Tuesday, 27 January 2009

Party frocks

If you're lucky enough to be a female, non-American partner of a business school student then you might be invited along to the Chancellor's Wife's Ladies Tea Party for International Spouses.

If you don't fit into those categories then you spend the morning waiting for them to return so we can go out for this week's partners' lunch...

How kind of you to let me come.

They grow up so fast!

I had the pleasure of looking after Logan today. Last time was a few months back when he came to the Jelly Belly factory with Rachel and me, and that day he was content to sit in his papoose and be carried about.

Today - wow! We have standing, walking, dancing, pointing, chatting...I remember when he was just a kid.

On his own two feet.

Monday, 26 January 2009

Chapter and verse

Several weeks ago I found Bible Scattergories in one of our local charity shops. It was a $2 bargain, but I've been hard pressed to find anyone who wants to play (strange...)

Imagine my joy to be invited over to Loren and Tamara's house for an evening of Bible food (red lentil soup, loaves and fishes snacks) and a game. It's what Hannah and I did those degrees in theology for!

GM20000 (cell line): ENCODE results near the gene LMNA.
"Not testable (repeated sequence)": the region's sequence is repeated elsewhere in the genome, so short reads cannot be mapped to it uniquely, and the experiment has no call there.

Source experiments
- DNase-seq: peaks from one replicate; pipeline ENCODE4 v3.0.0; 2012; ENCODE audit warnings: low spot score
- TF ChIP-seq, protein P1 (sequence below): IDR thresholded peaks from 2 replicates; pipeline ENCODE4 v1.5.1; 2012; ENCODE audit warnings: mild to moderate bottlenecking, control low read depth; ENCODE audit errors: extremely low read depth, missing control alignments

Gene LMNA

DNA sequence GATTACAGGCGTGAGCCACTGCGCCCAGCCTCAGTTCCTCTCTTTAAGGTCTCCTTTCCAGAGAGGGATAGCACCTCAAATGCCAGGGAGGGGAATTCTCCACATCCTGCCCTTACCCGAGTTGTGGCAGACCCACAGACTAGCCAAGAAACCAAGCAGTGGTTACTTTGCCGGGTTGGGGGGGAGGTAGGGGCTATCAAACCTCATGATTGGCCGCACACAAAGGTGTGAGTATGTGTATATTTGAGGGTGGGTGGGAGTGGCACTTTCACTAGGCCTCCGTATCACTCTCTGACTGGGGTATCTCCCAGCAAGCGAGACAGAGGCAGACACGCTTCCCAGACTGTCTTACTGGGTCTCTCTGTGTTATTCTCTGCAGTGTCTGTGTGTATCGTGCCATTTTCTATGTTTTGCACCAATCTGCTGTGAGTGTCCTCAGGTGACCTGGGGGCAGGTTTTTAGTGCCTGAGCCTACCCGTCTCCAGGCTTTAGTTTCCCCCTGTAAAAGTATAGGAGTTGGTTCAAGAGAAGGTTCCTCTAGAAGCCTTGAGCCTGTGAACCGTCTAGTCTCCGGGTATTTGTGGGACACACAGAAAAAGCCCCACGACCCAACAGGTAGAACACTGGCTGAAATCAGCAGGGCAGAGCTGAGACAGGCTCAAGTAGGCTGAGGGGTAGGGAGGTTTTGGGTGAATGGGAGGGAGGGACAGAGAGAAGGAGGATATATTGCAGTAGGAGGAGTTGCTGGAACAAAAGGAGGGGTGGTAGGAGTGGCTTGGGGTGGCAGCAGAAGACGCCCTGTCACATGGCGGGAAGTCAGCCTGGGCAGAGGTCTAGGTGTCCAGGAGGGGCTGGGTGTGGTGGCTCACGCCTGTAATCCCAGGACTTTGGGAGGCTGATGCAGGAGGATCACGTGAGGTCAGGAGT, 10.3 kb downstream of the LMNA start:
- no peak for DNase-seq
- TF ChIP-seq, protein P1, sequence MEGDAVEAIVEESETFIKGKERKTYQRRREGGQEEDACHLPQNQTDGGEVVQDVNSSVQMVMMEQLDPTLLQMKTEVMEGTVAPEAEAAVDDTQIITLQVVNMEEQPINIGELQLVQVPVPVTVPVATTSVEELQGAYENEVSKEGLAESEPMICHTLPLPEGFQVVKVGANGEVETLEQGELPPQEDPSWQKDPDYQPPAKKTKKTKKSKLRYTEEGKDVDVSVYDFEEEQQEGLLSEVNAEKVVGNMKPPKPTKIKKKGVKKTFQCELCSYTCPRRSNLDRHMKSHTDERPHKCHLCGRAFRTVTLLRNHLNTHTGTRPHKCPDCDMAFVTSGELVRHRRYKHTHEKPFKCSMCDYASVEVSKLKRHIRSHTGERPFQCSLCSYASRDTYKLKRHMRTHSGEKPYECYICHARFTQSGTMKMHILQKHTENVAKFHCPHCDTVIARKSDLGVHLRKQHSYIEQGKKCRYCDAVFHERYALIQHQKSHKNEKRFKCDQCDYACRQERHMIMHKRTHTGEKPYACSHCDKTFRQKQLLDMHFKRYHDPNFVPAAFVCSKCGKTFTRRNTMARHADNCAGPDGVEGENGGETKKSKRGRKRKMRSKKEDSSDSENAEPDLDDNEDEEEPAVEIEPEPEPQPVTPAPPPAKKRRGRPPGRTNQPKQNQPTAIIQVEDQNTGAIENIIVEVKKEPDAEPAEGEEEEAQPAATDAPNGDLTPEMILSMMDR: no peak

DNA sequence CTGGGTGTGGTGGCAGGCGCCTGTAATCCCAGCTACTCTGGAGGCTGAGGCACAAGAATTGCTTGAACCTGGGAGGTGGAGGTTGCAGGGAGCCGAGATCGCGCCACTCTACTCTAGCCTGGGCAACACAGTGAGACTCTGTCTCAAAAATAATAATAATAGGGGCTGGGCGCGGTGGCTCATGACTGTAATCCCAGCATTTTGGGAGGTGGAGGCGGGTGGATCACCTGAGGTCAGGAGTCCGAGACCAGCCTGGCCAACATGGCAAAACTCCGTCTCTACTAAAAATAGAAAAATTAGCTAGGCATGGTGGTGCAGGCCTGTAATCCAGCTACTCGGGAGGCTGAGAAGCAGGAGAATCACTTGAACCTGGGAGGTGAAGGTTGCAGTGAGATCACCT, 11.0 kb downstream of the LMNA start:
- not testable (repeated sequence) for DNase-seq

Unfortunately things didn't work out quite as planned. Loren and Tamara are Mormons, and as part of their missionary work actually have to learn about the Bible (something we never really bothered with at uni). We were somewhat humiliated but, honestly, how many Assyrian controlled towns beginning with H can you think of?


Durham University Department of Theology and Religion: 0
Church of Jesus Christ of Latter Day Saints: 1

The sweet taste of victory.

Saturday, 24 January 2009

The chaos of the three-year-old party